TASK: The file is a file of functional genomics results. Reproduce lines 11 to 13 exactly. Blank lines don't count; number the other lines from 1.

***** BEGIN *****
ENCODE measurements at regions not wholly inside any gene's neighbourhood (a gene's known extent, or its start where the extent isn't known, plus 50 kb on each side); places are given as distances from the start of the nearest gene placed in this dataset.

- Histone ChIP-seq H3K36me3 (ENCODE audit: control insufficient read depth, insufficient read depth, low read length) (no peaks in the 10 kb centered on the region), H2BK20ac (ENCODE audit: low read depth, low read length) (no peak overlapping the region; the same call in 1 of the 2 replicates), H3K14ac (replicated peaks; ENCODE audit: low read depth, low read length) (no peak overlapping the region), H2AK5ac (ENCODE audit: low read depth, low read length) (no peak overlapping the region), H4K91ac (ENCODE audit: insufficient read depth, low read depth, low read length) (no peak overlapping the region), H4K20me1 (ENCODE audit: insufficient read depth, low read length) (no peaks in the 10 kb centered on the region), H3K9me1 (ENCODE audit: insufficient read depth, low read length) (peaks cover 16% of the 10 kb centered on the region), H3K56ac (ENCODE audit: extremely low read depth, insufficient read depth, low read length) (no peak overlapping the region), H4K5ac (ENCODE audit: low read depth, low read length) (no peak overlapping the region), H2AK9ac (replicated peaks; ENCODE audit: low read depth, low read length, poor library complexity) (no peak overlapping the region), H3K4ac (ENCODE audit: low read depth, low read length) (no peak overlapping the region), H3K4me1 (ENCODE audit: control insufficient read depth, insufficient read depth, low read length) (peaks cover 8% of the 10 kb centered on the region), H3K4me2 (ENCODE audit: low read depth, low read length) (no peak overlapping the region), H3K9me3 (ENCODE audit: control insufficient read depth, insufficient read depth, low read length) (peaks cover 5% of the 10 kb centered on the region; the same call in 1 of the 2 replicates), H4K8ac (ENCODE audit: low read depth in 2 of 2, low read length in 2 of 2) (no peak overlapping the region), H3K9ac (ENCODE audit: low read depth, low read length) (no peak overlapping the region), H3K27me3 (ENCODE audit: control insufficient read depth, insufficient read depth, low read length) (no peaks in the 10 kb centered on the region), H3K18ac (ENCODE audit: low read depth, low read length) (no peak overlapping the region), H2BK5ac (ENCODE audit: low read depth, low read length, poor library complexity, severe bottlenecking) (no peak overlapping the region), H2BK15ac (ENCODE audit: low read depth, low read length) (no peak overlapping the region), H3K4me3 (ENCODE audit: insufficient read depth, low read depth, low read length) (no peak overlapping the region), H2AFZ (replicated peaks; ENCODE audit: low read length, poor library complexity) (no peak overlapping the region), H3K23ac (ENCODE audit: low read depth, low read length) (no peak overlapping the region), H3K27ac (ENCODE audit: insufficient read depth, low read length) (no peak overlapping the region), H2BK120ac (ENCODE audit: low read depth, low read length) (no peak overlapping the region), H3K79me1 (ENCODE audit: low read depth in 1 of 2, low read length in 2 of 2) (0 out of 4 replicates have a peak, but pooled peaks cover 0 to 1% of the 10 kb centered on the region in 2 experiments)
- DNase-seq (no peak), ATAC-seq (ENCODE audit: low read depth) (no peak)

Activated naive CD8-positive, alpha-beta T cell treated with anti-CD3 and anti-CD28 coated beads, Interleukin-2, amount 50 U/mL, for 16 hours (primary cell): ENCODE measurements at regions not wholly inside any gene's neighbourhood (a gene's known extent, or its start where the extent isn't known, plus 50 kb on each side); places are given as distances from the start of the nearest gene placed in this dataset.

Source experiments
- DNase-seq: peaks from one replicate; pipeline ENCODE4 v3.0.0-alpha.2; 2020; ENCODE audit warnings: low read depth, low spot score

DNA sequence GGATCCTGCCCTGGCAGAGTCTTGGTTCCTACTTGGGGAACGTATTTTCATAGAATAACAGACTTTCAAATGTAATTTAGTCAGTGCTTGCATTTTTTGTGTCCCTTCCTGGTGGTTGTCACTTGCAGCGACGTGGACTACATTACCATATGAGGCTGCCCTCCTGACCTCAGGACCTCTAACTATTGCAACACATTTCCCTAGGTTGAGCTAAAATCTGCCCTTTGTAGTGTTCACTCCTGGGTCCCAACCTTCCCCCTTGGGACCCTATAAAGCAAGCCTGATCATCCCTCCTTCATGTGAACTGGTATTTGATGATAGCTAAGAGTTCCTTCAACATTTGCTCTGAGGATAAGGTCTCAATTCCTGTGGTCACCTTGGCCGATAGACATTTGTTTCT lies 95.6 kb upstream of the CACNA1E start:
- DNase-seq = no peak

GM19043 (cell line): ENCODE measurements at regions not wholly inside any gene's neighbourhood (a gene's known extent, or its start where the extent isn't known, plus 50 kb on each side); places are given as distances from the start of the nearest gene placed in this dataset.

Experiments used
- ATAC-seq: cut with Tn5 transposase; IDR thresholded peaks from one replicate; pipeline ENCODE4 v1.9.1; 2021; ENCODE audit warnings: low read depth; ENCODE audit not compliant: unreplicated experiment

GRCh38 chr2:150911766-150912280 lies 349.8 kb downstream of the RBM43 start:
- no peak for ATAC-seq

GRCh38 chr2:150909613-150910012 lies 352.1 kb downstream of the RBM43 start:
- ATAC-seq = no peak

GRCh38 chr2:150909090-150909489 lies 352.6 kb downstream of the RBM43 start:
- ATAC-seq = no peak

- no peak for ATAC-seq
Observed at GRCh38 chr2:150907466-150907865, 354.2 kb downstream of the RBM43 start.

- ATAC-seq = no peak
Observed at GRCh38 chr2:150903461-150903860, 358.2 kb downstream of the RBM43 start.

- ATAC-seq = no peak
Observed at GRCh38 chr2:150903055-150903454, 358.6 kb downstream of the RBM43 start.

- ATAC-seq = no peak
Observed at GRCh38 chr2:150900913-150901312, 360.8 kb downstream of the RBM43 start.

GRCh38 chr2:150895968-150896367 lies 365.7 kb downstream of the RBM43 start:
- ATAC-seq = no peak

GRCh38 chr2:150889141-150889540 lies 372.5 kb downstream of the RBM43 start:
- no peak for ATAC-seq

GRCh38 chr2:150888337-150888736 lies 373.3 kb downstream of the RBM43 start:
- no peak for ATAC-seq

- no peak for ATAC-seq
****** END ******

- ATAC-seq: cut with Tn5 transposase; IDR thresholded peaks from one replicate; pipeline ENCODE4 v1.9.1; 2021; ENCODE audit warnings: low read depth; ENCODE audit not compliant: unreplicated experiment

GRCh38 chr2:150911766-150912280 lies 349.8 kb downstream of the RBM43 start:
- no peak for ATAC-seq